In his own district a large majority of the young men had entered the rebel service, and at the next draft the district would owe 7000 men; unless the slaves of disloyal men were taken, those who had induced enlistments in the rebel service would enjoy their property in peace, and the loyal white population must make up the deficiency; he would put the slaves of disloyal men in the army, but would not appropriate the slaves of loyal men. Mr. Webster, of Maryland, said that slaves were both persons and property. We needed colored men to aid in putting down the rebellion; any black man, having been a soldier, must be free; he would give freedom to the slave, and compensation to the master. Mr. Harris, of Maryland, denied the right of Government to enlist or enroll a slave; if taken, it could only be as property, and compensation must be made; he was opposed to employing negro troops; it would be a degradation to intrust our flag to negro hands. Mr. Kasson rejoined that the employment of negro bottlers was no new thing; the pension-rolls showed the names of black men by the side of whites; the statutes of the State of Virginia provided for the emancipation of slaves who fought in the War of the Revolution. Mr. Kelley said that we did not give compensation to the Northern father for his son, the wife for her husband, the children for the father taken from them by the conscription; the relation between slaveholder and slave was not more sacred than these. Slaves were persons, and as such owed military service to the country; they were never referred to as property in the Constitution; he was, however, ready to appropriate money to pay for slaves of loyal masters, who should consent to their volunteering. Other members spoke, on both sides, in the same general strain. Toward the close of the debate Mr. Fernando Wood said that while we were here proposing measures oppressive and destructive, and clearly in violation of the Constitution, the Confederates were proposing to discuss measures of peace, reunion, and reconciliation. Quoting from the Richmond Examiner, he said that resolutions were before the Confederate Congress proposing that the Confederate States ask the United States to appoint delegates, to consider (1.) Whether they can not agree to the recognition of the Confederacy; (2.) Whether, in this event, they can not agree upon a new Government; (3.) If this can not be done, whether they can not agree upon treaties offensive, defensive, and commercial; if these resolutions passed, the President of the Confederacy was to be requested to communicate them to the Government at Washington, and, if the proposition was accepted, to issue a proclamation for the election of delegates to meet those appointed by the United States. Mr. Cox said that the proposition before the Congress at Richmond looked to peace on the basis of the old Union. He proposed that commissioners should be sent to Richmond; if Mr. Wood was sent, and if he did not come back within sixty days with a negotiation of peace, based on the old Union, with equality and sovereignty of the States, he would pledge that gentleman and his friends as earnest supporters of the prosecution of the war. After various other propositions had been disposed of, Mr. Schenck offered a substitute for the bill, embracing the whole as it had been finally agreed upon.—February 12. The Enrollment bill came up, and debate having been shut off by calling the previous question, and sundry propositions for adjournment and delay having been rejected, it was pressed to a vote. The main amendment, providing for the enrollment of all persons of African descent of military age, paying the $100 bounty to the loyal parson to whom any drafted person may owe service or labor, upon his freeing the drafted person, and appointing a commission to award a compensation not exceeding $300 to any loyal person to whom a colored volunteer may owe service, was agreed to by 84 to 67. Mr. Schenck's substitute, embracing the entire bill as finally amended, was then taken up and voted upon: it passed by 93 to 60. The bill which thus passed the House embraces a great number of provisions, of which the following are the most essential: (§ 1.) The President may call out such number of men as the public exigencies may require; (§ 2.) The quota of each district to be as nearly as possible in proportion to the number of persons in it subject to draft, taking into account the number already furnished to the naval and military service; (§ 3.) If the quota of any State is not duly filled, drafts for any deficient district shall be ordered until the deficiency shall be supplied; (§ 4.) Any enrolled parson may furnish a substitute; and if this substitute is not liable to draft or in the service, the principal will be exempt during the time for which the substitute would be exempt, but no one in military or naval service shall be accepted as a substitute; (§ 5.) All persons liable to draft shall be enrolled; this comprises in effect all able-bodied males below the age of 45, including aliens who have declared their intentions of becoming citizens, and all who, without having been in service two years during the present war, shall have been discharged; (§ 6.) Any person drafted may furnish a substitute at any time before the time fixed for his appearance at rendezvous; if the substitute is not liable to draft, the principal is exempt during time time of such non-liability, not exceeding the time for which the draft was made; if the substitute is liable to draft, the principal is liable to future drafts; any person paying money for commutation is exempted only from the special quota; and in no case shall such exemption extend beyond one year, at the end of which his name must be placed in enrollment; (§ 7.) Members of religious denominations whose rules prohibit the bearing of arms shall, when drafted, be considered non-combatants, and be assigned to duty in hospitals, or to the care of freedmen, or shall pay $300, the money to be applied to the benefit of sick or wounded soldiers; but no person shall be entitled to the benefit of this provision unless he shows that his conduct has been uniformly consistent with his professed principles; (§ 8.) No person of foreign birth who has voted or held office is exempt from draft on the ground of alienage; (§ 9.) Mariners or able seamen who may be drafted may, upon enlisting in the navy, be exempt from draft, under conditions which are prescribed; but the number of these transfer enlistments shall not exceed ten thousand; (§ 10, 11, 12.) Make provisions for carrying out the preceding section, the principal of which is that such transfer drafts shall be credited to the quota of the district, as though the person had been actually placed in the army; and that no pilot, engineer, master-at-arms, master, ensign, or master's mate, having an appointment and duly acting as such in the naval service, shall be liable to draft while holding such appointment; (§ 13.) Declares the only exemptions to be those who are physically, mentally, or morally unfit for service; those who at the time of draft shall actually be in military or naval service; and those who, having been for two years in service, shall have been honorably discharged; (§ 14.) Repeals the clause in the existing Enrollment bill making two classes, the first consisting of unmarried persons and those married below the age of 35, the second class embracing all others; all persons liable to draft are thus consolidated into one class, and are equally liable to military duty; (§ 15-25.) Provide for the execution of the law, and impose heavy penalties for all fraudulent attempts at their violation or evasion on the part of persons liable to enrollment, or of any officers charged with carrying them into effect; (§ 26) Enacts that all able-bodied male persons of African descent, between the ages of 20 and 45, resident in the United States, whether citizens or not, shall be enrolled; that when the slave of a loyal master is drafted and mustered into service, the master shall have a certificate thereof, and the bounty of $100 shall be paid to any person to whom the recruit, at the time of his being mustered into service, owes service or labor, on his freeing the recruit; that the Secretary of War shall appoint a commission in each Slave State represented in Congress, who shall award to any loyal person to whom the colored volunteer owes service a sum not exceeding $300, payable out of commutation money, upon the master freeing the slave; and that in all cases where slaves have been enlisted the provision as to bounty and compensation shall be the same as in the case of those to be enlisted; (§ 27.) Repeals all sections of the existing Enrollment act which are inconsistent with this.—The House then adjourned to Monday, February 15.—February 15. Several bills were introduced and reported from Committees. The principal of these are to the following purport: Extending the time for withdrawing goods from public stores and warehouses; Granting lands to the Pacific Railroad and Telegraph Company; For a uniform system of bankruptcy; Establishing a branch mint in Idaho Territory; For constructing a ship canal around Niagara Falls.—Mr. Windom offered a joint resolution proposing to amend the Constitution so as to prohibit slavery in the United States and Territories: referred.—The Judiciary Committee were directed to inquire into the expediency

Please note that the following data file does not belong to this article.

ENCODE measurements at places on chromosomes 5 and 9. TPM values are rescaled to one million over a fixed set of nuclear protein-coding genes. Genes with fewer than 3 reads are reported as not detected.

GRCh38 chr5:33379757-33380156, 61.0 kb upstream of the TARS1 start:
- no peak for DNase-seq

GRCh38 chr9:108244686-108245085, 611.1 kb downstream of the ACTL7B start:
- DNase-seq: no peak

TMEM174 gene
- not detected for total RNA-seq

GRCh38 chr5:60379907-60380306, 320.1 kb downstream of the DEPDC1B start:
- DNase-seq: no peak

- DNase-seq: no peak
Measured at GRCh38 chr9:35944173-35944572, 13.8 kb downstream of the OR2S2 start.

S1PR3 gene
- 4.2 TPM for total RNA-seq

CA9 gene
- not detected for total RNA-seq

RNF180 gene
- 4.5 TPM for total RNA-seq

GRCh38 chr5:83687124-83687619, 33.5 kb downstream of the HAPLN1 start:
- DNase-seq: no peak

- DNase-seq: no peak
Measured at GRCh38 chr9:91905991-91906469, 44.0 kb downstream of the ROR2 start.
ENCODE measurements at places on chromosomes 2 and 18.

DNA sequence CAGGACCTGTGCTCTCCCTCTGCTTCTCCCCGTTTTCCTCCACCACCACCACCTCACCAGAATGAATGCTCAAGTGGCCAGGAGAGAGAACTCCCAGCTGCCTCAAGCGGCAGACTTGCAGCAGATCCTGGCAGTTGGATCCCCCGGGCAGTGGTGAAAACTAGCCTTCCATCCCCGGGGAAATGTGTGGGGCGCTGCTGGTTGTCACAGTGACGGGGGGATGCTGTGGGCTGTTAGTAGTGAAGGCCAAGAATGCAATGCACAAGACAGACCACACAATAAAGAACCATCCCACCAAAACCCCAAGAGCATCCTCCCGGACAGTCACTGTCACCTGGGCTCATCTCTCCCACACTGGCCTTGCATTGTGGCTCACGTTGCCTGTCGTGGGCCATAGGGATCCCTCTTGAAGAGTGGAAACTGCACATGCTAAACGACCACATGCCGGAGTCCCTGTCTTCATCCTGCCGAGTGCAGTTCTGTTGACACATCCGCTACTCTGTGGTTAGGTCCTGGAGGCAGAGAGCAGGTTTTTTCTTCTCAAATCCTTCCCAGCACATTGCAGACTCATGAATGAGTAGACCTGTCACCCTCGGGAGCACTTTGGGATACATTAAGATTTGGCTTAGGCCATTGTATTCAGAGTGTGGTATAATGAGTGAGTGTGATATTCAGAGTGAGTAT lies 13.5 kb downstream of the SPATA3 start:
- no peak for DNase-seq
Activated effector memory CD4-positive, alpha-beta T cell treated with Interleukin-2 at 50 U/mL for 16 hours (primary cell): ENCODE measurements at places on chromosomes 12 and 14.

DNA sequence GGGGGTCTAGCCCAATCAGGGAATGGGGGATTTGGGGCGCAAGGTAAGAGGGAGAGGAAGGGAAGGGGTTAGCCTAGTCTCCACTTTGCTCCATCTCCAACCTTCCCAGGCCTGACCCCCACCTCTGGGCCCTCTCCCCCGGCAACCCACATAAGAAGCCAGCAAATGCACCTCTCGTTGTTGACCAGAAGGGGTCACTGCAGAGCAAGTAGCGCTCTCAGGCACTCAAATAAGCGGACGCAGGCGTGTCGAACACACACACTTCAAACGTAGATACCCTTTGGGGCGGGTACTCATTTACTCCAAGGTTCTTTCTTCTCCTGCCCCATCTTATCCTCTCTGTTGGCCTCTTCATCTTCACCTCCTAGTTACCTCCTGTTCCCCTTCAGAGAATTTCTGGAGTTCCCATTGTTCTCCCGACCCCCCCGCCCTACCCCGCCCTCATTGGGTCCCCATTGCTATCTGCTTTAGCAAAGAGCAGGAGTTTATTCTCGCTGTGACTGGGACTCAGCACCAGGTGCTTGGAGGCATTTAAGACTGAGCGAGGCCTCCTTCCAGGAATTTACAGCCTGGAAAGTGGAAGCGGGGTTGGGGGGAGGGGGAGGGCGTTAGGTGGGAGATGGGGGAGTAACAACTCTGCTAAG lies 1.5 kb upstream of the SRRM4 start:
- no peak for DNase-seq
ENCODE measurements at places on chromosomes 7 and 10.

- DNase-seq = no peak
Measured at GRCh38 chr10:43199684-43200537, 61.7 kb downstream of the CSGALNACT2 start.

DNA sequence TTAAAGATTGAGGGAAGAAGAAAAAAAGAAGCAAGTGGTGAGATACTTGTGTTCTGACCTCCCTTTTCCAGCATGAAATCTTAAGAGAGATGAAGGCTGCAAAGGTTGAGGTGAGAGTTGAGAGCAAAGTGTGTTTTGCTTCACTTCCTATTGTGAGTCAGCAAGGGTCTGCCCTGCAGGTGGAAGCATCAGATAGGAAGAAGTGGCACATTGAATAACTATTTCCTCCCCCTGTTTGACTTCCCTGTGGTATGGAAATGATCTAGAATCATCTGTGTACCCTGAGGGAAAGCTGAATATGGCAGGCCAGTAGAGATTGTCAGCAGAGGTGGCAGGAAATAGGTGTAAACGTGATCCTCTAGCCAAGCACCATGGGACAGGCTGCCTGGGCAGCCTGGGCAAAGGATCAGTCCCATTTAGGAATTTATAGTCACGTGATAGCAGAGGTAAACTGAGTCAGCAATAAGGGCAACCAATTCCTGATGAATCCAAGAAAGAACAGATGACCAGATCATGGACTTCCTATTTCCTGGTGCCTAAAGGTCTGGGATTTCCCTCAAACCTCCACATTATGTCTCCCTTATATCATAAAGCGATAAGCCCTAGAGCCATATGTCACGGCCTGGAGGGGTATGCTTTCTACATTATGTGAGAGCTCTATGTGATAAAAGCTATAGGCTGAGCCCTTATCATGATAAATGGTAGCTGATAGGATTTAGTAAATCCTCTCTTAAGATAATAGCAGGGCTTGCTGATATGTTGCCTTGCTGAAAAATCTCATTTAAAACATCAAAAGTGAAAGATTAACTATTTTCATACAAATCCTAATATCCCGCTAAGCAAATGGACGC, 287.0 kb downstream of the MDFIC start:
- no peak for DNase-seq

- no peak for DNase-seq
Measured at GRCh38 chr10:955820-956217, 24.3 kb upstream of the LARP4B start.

of establishing an Executive Department, to be called that of the Revenue, to have charge of the Customs, Internal Revenue, and Currency.—Mr. Arnold offered a resolution declaring that "The Constitution of the United States should be so amended as to abolish slavery in the United States wherever it now exists, and to prohibit its extension in every part thereof forever." A motion to lay on the table was rejected, 79 to 58, and the resolution passed, 78 to 62.—Mr. Stevens, from the Committee on Ways and Means, reported back the Senate's amendments to the Internal Revenue bill. The bill of the Senate, he said, was preferable to what had been agreed to in the House as to the tax on spirits, and the date of its going into effect. The Committee were of opinion that all taxes should be prospective; manufacturers had received a virtual pledge to this effect. As a revenue measure also the Senate bill was preferable. The amount of spirits on hand which the House proposed to tax did not amount to more than 10,000,000 gallons, upon which the tax would be $4,000,000; but practically not more than half of this would be taxed. The Senate bill would after the 1st of January yield $14,000,000 or $15,000,000. Mr. Fernando Wood said that the tax on spirits on hand would yield $10,000,000. He himself knew three men who had on hand nearly 5,000,000 gallons.—Mr. Davis, from Select Committee on Insurrectionary States, reported a bill giving to certain States whose Governments have been usurped or overthrown a republican form of government.—February 16. After routine business the question of reception and reference of the credentials of Mr. Johnson, who appeared as Representative from Arkansas, was taken up. A discussion ensued, which elicited the fact that there was a wide difference in the views of Republican members upon the question whether there was really any State of Arkansas now existing and entitled to be represented in Congress. Finally the whole subject was referred to the Committee on Elections.—The Revenue bill was brought up with the amendments of the Senate. That imposing a duty of 70 cents upon all distilled or removed from July 1 to January 1, and 80 cents thereafter was disagreed with, 105 to 41; that striking out tax on all spirits now on hand was agreed with, 77 to 73; and that striking out the additional tax of 20 cents on adulterated spirits, sold as rum, brandy, etc., was agreed to.